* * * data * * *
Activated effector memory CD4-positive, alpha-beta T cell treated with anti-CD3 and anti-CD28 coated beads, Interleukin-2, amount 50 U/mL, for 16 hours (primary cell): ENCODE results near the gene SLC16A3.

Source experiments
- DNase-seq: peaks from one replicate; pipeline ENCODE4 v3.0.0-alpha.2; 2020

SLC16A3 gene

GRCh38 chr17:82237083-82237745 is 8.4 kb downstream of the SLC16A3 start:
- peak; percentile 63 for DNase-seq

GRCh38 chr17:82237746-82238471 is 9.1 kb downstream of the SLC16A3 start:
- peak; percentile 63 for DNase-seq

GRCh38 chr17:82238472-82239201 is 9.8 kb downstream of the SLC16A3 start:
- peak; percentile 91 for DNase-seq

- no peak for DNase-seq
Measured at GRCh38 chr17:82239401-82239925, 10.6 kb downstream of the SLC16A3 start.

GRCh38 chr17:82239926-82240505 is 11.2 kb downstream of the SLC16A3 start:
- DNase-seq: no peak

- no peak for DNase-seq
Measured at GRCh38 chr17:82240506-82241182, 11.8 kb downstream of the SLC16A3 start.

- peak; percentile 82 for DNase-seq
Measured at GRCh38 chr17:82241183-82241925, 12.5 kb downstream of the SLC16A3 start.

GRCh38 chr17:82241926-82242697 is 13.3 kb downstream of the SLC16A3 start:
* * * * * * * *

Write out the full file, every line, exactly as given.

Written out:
Activated effector memory CD4-positive, alpha-beta T cell treated with anti-CD3 and anti-CD28 coated beads, Interleukin-2, amount 50 U/mL, for 16 hours (primary cell): ENCODE results near the gene SLC16A3.

Source experiments
- DNase-seq: peaks from one replicate; pipeline ENCODE4 v3.0.0-alpha.2; 2020

SLC16A3 gene

GRCh38 chr17:82237083-82237745 is 8.4 kb downstream of the SLC16A3 start:
- peak; percentile 63 for DNase-seq

GRCh38 chr17:82237746-82238471 is 9.1 kb downstream of the SLC16A3 start:
- peak; percentile 63 for DNase-seq

GRCh38 chr17:82238472-82239201 is 9.8 kb downstream of the SLC16A3 start:
- peak; percentile 91 for DNase-seq

- no peak for DNase-seq
Measured at GRCh38 chr17:82239401-82239925, 10.6 kb downstream of the SLC16A3 start.

GRCh38 chr17:82239926-82240505 is 11.2 kb downstream of the SLC16A3 start:
- DNase-seq: no peak

- no peak for DNase-seq
Measured at GRCh38 chr17:82240506-82241182, 11.8 kb downstream of the SLC16A3 start.

- peak; percentile 82 for DNase-seq
Measured at GRCh38 chr17:82241183-82241925, 12.5 kb downstream of the SLC16A3 start.

GRCh38 chr17:82241926-82242697 is 13.3 kb downstream of the SLC16A3 start: